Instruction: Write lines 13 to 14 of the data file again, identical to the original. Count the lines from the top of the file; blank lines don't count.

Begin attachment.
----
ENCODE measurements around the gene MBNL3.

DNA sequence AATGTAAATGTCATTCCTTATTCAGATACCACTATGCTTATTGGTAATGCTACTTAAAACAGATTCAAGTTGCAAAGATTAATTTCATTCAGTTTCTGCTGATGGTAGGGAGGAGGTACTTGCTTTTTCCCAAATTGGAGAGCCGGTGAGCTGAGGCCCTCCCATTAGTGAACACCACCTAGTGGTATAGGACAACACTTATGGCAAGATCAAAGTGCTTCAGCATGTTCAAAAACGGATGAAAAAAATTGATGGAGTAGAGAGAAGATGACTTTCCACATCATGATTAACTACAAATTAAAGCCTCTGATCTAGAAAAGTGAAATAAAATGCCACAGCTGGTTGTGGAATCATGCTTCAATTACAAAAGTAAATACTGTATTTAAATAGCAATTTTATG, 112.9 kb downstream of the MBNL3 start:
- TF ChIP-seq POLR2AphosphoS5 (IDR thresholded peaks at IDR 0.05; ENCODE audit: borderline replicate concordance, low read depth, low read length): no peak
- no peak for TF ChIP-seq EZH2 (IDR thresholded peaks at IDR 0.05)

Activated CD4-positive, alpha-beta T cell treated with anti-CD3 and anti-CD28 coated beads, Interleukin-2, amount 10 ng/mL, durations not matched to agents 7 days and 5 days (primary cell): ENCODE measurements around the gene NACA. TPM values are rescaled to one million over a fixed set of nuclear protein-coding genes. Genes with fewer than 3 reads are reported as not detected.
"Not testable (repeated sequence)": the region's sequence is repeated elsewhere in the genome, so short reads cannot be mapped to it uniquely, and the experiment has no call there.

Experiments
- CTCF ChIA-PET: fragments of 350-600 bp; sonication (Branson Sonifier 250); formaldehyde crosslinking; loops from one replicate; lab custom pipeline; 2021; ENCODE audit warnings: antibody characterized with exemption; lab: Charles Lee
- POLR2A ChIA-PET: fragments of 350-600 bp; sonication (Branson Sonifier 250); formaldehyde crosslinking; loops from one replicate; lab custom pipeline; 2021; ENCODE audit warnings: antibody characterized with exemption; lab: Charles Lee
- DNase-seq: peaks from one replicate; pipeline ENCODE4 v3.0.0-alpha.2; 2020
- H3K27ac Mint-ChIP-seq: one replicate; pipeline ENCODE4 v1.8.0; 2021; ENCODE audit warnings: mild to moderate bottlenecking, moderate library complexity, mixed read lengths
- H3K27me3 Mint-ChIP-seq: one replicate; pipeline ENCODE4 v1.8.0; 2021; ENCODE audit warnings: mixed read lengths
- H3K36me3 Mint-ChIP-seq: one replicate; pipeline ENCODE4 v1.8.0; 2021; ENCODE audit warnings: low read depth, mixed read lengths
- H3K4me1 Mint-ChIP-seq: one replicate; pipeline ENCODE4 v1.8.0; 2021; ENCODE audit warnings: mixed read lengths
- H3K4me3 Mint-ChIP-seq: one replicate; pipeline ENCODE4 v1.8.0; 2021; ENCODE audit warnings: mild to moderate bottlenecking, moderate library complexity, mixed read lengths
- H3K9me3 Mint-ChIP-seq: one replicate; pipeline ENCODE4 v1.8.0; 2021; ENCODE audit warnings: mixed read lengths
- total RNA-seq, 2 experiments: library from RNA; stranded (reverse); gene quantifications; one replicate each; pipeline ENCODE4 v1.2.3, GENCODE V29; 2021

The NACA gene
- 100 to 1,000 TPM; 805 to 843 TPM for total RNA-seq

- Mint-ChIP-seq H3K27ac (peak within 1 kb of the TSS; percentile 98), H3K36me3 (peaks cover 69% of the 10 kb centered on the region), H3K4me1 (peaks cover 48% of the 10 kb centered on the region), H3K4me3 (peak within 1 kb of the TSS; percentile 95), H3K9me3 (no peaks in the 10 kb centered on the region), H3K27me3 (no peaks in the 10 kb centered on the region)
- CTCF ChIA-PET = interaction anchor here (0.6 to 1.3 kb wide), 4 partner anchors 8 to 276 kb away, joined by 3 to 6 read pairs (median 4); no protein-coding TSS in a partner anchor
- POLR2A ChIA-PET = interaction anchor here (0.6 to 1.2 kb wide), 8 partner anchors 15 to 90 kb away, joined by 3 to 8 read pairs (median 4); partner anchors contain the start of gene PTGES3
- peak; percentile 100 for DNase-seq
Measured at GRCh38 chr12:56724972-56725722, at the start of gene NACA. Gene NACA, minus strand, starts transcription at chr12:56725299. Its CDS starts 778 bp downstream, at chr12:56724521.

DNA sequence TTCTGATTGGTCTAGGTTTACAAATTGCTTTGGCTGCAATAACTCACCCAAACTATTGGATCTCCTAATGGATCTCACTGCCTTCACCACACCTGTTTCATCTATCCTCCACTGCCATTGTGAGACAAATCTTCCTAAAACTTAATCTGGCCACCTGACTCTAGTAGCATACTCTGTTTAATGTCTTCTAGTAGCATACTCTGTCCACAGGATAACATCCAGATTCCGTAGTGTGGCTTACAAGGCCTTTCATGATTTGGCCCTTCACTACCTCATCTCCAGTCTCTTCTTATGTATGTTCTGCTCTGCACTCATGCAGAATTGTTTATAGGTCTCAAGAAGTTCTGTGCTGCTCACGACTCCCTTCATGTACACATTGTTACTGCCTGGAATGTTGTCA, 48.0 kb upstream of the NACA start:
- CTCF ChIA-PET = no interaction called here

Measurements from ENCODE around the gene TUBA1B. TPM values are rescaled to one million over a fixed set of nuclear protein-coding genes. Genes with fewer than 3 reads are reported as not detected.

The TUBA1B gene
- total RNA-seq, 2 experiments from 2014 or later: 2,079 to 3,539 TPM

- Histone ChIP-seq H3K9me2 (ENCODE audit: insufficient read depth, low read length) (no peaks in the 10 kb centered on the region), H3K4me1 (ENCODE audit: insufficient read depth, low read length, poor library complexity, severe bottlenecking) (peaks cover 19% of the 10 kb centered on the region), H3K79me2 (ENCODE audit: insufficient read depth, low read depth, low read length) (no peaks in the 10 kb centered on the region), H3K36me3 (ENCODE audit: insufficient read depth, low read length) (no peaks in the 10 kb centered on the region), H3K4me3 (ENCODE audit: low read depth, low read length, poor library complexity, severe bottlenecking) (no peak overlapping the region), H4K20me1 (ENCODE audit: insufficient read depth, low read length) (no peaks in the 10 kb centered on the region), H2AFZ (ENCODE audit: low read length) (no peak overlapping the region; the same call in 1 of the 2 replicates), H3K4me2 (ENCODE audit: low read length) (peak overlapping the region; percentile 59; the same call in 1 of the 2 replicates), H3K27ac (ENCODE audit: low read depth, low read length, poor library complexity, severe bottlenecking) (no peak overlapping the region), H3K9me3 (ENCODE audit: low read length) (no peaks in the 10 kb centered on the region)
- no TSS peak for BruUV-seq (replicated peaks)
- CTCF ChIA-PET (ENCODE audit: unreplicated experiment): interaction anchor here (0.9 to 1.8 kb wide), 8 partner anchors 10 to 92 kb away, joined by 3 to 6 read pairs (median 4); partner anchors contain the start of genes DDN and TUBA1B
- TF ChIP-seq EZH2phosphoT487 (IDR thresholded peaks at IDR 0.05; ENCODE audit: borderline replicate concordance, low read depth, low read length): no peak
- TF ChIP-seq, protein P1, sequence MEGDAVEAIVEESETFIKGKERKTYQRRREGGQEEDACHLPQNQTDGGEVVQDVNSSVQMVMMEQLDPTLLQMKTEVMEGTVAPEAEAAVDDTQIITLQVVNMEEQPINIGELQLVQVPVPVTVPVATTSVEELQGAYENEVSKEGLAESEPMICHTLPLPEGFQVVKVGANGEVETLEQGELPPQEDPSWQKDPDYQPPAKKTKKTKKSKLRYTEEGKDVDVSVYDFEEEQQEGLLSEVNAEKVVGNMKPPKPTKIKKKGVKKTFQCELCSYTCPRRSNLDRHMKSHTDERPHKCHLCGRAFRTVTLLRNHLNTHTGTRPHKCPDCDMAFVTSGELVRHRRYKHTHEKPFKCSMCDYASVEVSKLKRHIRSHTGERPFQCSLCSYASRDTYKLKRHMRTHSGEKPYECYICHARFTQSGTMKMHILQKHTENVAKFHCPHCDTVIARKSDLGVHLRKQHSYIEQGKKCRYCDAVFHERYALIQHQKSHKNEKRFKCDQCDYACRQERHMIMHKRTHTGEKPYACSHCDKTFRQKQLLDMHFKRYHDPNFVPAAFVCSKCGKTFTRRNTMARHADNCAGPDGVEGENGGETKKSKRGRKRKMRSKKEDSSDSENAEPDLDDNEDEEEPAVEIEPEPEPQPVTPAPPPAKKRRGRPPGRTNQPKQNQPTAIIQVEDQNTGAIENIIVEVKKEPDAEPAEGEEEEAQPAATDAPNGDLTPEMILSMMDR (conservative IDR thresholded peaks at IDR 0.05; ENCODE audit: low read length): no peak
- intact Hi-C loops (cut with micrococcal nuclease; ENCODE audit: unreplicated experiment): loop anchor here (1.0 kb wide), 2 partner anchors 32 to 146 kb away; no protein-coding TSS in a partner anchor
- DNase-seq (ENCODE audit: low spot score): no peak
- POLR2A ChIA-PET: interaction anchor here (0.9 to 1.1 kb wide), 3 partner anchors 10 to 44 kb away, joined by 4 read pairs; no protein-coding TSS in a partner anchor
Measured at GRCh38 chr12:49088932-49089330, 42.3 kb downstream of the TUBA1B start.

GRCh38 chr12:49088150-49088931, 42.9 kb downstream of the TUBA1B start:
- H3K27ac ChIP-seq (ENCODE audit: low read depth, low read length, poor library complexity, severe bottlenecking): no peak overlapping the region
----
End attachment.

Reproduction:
- H3K36me3 Mint-ChIP-seq: one replicate; pipeline ENCODE4 v1.8.0; 2021; ENCODE audit warnings: low read depth, mixed read lengths
- H3K4me1 Mint-ChIP-seq: one replicate; pipeline ENCODE4 v1.8.0; 2021; ENCODE audit warnings: mixed read lengths